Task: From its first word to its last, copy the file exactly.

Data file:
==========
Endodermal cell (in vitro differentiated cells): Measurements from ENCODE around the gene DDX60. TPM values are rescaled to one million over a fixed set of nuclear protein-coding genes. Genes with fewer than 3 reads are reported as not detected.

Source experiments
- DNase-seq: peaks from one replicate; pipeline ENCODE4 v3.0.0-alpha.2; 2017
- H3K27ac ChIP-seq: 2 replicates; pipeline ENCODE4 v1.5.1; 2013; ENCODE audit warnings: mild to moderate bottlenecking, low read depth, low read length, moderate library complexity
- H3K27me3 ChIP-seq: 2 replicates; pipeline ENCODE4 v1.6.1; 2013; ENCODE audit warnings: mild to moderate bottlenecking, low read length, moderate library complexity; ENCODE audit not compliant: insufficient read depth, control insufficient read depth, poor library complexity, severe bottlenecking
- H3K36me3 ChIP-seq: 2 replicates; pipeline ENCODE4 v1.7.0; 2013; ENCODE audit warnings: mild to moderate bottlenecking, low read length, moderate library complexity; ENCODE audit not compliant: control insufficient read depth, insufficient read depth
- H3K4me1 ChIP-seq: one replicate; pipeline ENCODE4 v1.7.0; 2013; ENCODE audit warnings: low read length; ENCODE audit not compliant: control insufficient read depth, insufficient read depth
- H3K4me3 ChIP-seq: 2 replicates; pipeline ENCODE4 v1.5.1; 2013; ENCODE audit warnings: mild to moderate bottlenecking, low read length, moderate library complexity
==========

Endodermal cell (in vitro differentiated cells): Measurements from ENCODE around the gene DDX60. TPM values are rescaled to one million over a fixed set of nuclear protein-coding genes. Genes with fewer than 3 reads are reported as not detected.

Source experiments
- DNase-seq: peaks from one replicate; pipeline ENCODE4 v3.0.0-alpha.2; 2017
- H3K27ac ChIP-seq: 2 replicates; pipeline ENCODE4 v1.5.1; 2013; ENCODE audit warnings: mild to moderate bottlenecking, low read depth, low read length, moderate library complexity
- H3K27me3 ChIP-seq: 2 replicates; pipeline ENCODE4 v1.6.1; 2013; ENCODE audit warnings: mild to moderate bottlenecking, low read length, moderate library complexity; ENCODE audit not compliant: insufficient read depth, control insufficient read depth, poor library complexity, severe bottlenecking
- H3K36me3 ChIP-seq: 2 replicates; pipeline ENCODE4 v1.7.0; 2013; ENCODE audit warnings: mild to moderate bottlenecking, low read length, moderate library complexity; ENCODE audit not compliant: control insufficient read depth, insufficient read depth
- H3K4me1 ChIP-seq: one replicate; pipeline ENCODE4 v1.7.0; 2013; ENCODE audit warnings: low read length; ENCODE audit not compliant: control insufficient read depth, insufficient read depth
- H3K4me3 ChIP-seq: 2 replicates; pipeline ENCODE4 v1.5.1; 2013; ENCODE audit warnings: mild to moderate bottlenecking, low read length, moderate library complexity